When the goal is to link two devices or networks which may be remote, there is an important decision to be made up front: Do you go with a wired solution that guarantees speed but is expensive and potentially damage-prone, or do you opt for a wireless solution, which may cost less, but could slow down your network?
Suppose you choose wireless, and purchase two 802.11n routers and two high-gain antennas plus specialty RF cables to create a wireless Ethernet bridge. What might you encounter when you begin to implement the solution?
Pain #1: Is there power at the site?
Installing outlets at one or both sites could be a fun several hours of do-it-yourself work, or expensive (approximately $100 per hour) to hire a union electrician. Don't forget to add the $100 of materials (enclosure, outlet, wire, conduit etc) on each end.
Pain #2: Configuring is easy, right?
Configuring your bridge means wading through access point/router network configuration fields, assigning a static IP, creating SSID, and establishing security settings and naming conventions. If you're a glutton for punishment and want to take this on, it'll probably take 45 minutes to 2 hours, depending on your technical expertise. If not, paying someone else to do it will be in the $100 per hour range.
Pain #3: Hmmm. This antenna should work...
You've gone through all the settings to turn your access point into a bridge. The next challenge is to make the antennas work. Your access point may not be outdoor-rated, so you'll have to weatherproof it to keep it close to the antenna. You'll also need to identify and purchase the right mounting bracket and accessories.
Many designers, however, are either light on network expertise, or simply don't want to spend time struggling through configuring and installing a wireless solution. What if you could wirelessly link remote sites, support mobile devices, overcome physical obstacles and distances, and still maintain the speed of your network without these pains?
A viable solution is an out-of-the-box, point-and-play wireless Ethernet bridge called GhostBridge, that leverages 802.11n chipsets, Multiple-input Multiple-output (MIMO), and Power Over Ethernet (PoE)--all pre-configured and with a built-in sector antenna and a pole mount included as well.
Here's how to take care of the basic configuration pains with GhostBridge:
Having 24V PoE adapters for both AC and DC power gives users the freedom to choose installation sites, and no power outlets are required. The cat5 cable handles both data and power. GhostBridge units inject 24VDC onto the unused pair. A LAN2 port bridges the 24V from the main port so that the secondary port can output 24VDC on the unused pair.
The GhostBridge units are pre-configured into a secure bridge. There's an available web server, but it's really not necessary. Users simply mount the units, plug them into the network using the PoE adapters, point them at each other, and in less than 20 seconds they automatically pair up into a transparent, secure, high-speed (up to 150 Mpbs) Ethernet link. The bridge is also pre-configured with WPA2, 128-bit security.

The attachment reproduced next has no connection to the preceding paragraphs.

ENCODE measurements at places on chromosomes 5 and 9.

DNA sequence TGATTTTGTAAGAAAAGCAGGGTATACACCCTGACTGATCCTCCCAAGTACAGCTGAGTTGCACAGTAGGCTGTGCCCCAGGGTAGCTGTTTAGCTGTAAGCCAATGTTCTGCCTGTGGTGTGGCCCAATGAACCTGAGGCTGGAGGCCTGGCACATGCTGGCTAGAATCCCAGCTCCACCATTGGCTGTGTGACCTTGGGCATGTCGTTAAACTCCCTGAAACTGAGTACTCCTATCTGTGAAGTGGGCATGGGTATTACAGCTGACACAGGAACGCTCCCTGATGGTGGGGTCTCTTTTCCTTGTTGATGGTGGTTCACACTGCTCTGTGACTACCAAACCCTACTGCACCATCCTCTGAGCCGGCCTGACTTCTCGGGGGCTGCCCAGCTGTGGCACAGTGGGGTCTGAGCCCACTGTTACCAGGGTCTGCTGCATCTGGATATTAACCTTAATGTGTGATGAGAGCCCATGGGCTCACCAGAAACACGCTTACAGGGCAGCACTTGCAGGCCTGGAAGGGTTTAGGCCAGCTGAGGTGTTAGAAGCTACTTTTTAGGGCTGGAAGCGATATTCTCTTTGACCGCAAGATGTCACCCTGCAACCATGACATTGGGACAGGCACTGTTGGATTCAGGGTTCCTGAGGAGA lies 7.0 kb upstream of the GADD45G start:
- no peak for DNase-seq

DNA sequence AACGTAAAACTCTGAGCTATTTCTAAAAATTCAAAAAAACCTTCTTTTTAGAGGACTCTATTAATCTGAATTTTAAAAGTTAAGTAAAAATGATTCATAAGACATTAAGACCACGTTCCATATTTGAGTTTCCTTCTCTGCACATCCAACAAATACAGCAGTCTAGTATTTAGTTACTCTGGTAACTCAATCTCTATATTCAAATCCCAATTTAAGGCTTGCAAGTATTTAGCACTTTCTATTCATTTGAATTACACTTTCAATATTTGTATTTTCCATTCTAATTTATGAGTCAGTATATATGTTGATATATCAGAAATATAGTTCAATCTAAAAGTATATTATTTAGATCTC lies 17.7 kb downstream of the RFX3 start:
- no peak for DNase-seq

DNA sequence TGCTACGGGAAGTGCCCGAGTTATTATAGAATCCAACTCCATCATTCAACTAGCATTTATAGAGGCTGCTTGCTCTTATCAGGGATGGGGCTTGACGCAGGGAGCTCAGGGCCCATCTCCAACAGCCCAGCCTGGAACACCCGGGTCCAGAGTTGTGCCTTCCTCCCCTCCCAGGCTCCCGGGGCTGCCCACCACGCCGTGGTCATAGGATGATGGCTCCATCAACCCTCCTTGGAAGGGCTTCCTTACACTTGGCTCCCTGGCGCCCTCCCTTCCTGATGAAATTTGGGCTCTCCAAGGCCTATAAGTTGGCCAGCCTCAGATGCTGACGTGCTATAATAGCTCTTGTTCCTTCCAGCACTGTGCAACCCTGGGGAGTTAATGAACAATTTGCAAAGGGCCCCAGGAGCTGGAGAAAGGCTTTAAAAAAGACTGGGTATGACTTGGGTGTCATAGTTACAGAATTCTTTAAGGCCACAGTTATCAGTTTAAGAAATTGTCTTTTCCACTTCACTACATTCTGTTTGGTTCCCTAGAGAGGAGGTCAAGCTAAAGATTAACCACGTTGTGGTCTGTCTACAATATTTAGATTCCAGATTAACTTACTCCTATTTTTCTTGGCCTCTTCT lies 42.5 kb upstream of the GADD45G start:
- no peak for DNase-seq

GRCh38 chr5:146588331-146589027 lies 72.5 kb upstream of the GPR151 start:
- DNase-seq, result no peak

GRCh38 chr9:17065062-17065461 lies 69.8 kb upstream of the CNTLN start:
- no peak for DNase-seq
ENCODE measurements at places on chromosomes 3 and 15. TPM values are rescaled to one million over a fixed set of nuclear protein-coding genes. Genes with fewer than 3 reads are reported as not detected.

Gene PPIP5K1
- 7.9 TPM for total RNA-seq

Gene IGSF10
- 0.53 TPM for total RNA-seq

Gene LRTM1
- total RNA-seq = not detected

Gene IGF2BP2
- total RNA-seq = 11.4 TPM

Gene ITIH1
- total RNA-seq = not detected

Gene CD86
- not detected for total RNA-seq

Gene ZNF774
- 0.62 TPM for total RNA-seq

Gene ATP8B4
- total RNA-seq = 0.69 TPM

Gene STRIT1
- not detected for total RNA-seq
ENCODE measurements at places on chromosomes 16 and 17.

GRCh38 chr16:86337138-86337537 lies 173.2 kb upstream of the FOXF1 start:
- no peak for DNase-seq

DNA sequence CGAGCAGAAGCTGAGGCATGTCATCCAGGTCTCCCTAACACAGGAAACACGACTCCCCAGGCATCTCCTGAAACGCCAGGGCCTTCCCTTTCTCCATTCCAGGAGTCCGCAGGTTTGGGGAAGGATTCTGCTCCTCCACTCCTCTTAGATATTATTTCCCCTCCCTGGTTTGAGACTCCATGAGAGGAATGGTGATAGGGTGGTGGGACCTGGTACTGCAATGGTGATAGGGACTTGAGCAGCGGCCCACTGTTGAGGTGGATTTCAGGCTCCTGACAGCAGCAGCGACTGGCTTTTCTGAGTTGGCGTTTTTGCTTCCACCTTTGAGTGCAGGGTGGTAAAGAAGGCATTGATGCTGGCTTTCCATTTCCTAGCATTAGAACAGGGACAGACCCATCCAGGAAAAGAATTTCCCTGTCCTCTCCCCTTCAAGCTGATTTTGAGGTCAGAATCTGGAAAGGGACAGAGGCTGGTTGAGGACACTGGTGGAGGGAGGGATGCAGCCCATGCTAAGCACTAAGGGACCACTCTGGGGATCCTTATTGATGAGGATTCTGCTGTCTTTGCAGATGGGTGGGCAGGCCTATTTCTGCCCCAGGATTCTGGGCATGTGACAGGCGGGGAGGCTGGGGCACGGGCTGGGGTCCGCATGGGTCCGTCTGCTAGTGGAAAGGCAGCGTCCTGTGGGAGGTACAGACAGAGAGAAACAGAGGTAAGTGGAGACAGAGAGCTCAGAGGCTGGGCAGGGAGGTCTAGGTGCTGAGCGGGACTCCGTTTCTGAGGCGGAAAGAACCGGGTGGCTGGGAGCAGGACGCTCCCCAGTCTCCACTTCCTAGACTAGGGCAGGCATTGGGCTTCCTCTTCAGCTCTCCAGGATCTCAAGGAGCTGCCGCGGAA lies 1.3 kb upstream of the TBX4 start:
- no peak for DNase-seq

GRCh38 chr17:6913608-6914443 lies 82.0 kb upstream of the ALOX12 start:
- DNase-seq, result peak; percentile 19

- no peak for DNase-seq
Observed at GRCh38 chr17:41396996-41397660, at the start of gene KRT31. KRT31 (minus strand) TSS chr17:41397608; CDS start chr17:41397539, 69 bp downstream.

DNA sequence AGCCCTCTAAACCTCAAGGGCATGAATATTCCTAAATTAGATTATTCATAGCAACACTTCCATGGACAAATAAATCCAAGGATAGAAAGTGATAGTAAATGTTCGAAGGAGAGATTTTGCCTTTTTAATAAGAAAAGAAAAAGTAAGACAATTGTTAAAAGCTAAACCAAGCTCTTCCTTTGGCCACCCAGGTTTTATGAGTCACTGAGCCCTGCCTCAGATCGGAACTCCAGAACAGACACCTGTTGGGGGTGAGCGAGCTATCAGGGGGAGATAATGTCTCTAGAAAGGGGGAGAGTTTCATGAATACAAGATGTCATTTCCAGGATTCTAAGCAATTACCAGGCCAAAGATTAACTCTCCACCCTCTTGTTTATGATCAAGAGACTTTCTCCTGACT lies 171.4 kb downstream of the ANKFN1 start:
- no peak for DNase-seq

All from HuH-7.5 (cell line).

An 80-degree antenna with 15-dBi gain is fully integrated into the housing and functions as a sector antenna. With 80 degrees of coverage, it's easy to line up the units even without a clear line of sight. A pole mount is also part of the molded, outdoor-rated (IP54 for water and dust), UV-stabilized plastic enclosure. Users can easily mount it onto a pole or use an optional wall-mount kit.
A 5 GHz radio built from the 802.11n 2x2 MIMO technology provides the long-range (up to 15km, about 9 miles) connectivity between remote stations and a central office. Or, users can easily bridge two networks or hard-to-reach nodes together. A PoE pass-through Ethernet port allows for the connection of remote devices (IP camera, or other) to a LAN.
When Walter Horigan, president of Vortechs Automation, a Huntingdon Valley, PA-based system integrator, needed high-speed Ethernet/Internet connectivity in a remote building across state park land, he looked to GhostBridge as a solution.
Horigan installed one GhostBridge unit locally and the other on his remote building, and then pointed them at each other through medium-dense foliage.
"I went from Dixie cups and strings to super-fast Ethernet with the GhostBridge punching through 700 ft. of trees to beam the signal to my remote site," said Horigan. "The GhostBridge was wicked fast, pumping the full 60 Mbps available from the ISP on my first test out of the box. The cat5 cable carrying both data and power saved me from having to install power, which would've easily taken 5 to 6 hours, and cost about $100 of materials, for each site," said Horigan.
Horigan estimates that the solution cost approximately a dollar per foot, far cheaper and easier than laying cable, not to mention that laying a cable across a state park would have potentially invited some trouble. "Installing GhostBridge was as easy as hanging a picture," said Horigan.
The GhostBridge includes a pre-configured base station and node, two AC PoE adapters with power cords, two DC PoE adapters with barrel plug adapters, and four heavy-duty cable ties.
About the Author:
Mike Fahrion is the director of engineering at B&B Electronics where he oversees development of next-generation industrial control wireless products. He has 12 years of experience designing data communications products for M2M applications, with particular expertise making USB and other physical-layer communications protocols reliable in harsh environments. Fahrion holds a BSEE from Iowa State University.